atom feed3 messages in org.webkit.lists.webkit-devRe: [webkit-dev] How to use ASSERT_NO...
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Darin AdlerDec 15, 2011 8:36 am 
Joe MasonDec 15, 2011 9:00 am 
Antti KoivistoDec 15, 2011 11:23 am 
Subject:Re: [webkit-dev] How to use ASSERT_NO_EXCEPTION
From:Joe Mason (jma@rim.com)
Date:Dec 15, 2011 9:00:27 am
List:org.webkit.lists.webkit-dev

-----Original Message----- From: webk@lists.webkit.org [mailto:webkit-dev- boun@lists.webkit.org] On Behalf Of Darin Adler Sent: Thursday, December 15, 2011 11:37 AM To: WebKit Development Subject: [webkit-dev] How to use ASSERT_NO_EXCEPTION

Those same functions are often used to implement the internals of the web engine. In those cases, they are called by callers who can guarantee none of the exceptional cases exist. Before ASSERT_NO_EXCEPTION, here's how you would write a call like that:

ExceptionCode ec; appendChild(newChild, ec); ASSERT(!ec);

That's pretty ugly, and we can do better. ASSERT_NO_EXCEPTION lets us do these two things:

#include "ExceptionCodePlaceholder.h"

appendChild(newChild, ASSERT_NO_EXCEPTION);

That's pretty good, but this is even better:

appendChild(newChild);

I disagree that the last style is better. Having the text "ASSERT_NO_EXCEPTION"
in every function call makes it clear to all readers that there's a theoretical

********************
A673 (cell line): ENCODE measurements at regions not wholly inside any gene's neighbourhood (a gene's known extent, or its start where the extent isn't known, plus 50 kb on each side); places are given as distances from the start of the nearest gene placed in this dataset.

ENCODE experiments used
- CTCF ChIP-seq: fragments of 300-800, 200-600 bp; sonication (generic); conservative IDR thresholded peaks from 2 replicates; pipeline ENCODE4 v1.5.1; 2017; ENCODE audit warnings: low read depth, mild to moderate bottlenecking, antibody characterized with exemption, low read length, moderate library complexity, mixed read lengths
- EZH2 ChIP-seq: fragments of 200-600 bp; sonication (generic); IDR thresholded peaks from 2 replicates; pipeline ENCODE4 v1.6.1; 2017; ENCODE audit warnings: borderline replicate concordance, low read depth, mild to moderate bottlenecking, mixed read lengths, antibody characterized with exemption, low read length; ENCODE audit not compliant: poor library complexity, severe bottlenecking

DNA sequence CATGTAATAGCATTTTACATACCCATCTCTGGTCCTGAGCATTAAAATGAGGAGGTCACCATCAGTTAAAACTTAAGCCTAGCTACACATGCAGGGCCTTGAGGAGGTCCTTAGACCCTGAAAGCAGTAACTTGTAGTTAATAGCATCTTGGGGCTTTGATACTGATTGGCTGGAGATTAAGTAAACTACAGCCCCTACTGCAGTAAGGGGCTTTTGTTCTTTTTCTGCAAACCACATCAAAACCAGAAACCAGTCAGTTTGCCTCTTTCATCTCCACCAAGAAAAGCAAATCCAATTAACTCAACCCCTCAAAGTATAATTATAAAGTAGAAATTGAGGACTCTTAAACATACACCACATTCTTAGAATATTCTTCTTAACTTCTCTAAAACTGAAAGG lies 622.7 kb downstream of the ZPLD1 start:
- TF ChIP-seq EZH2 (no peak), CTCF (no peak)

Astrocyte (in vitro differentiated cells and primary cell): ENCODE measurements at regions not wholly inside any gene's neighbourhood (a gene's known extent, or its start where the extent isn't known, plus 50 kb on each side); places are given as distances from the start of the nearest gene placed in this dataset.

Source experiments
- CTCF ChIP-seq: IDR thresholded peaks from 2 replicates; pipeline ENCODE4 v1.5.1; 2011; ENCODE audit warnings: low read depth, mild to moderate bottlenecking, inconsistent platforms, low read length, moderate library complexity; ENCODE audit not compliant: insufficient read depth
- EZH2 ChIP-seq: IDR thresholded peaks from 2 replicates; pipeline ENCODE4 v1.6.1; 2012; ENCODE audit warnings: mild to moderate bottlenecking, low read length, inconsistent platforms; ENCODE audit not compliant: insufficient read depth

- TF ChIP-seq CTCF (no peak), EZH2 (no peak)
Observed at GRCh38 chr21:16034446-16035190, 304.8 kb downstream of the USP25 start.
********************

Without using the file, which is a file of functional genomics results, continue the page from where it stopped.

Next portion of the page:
possibility of an exception here, and the author has made sure that it can't
happen. If the assertion is hidden in the default parameter, people who come to
the code without reading this note (which will be very common) won't know the
rules.

Here are some rules of thumb for using this:

1) If there's a DOM function where callers inside WebCore can easily guarantee that no exception will be raised, it's recommended to add ASSERT_NO_EXCEPTION as a default value for the ExceptionCode& argument.

2) If you need to call a function like this, first double check that you can indeed guarantee that no exception will occur, then either use ASSERT_NO_EXCEPTION directly and

3) Do not use ASSERT_NO_EXCEPTION if the exception is possible. Be sure that you know why there is no exception possible before using this technique. In some cases, you may even need to add a comment to the source code explaining why no exception is possible.

Whenever there are rules of thumb like this, we need constant vigilance by the
reviewers to make sure they're followed. This is made easier if the coding
style enforces the rules, so that places where they're ignored stand out.
Having "ASSERT_NO_EXCEPTION" appearing in the code is a valuable reminder to
authors and reviewers that they should be checking for exception-safety.
Without it, I suspect we will often forget to check for this.

I think the first rule of thumb should be reversed, and explicit
ASSERT_NO_EXCEPTION should be the norm.

Joe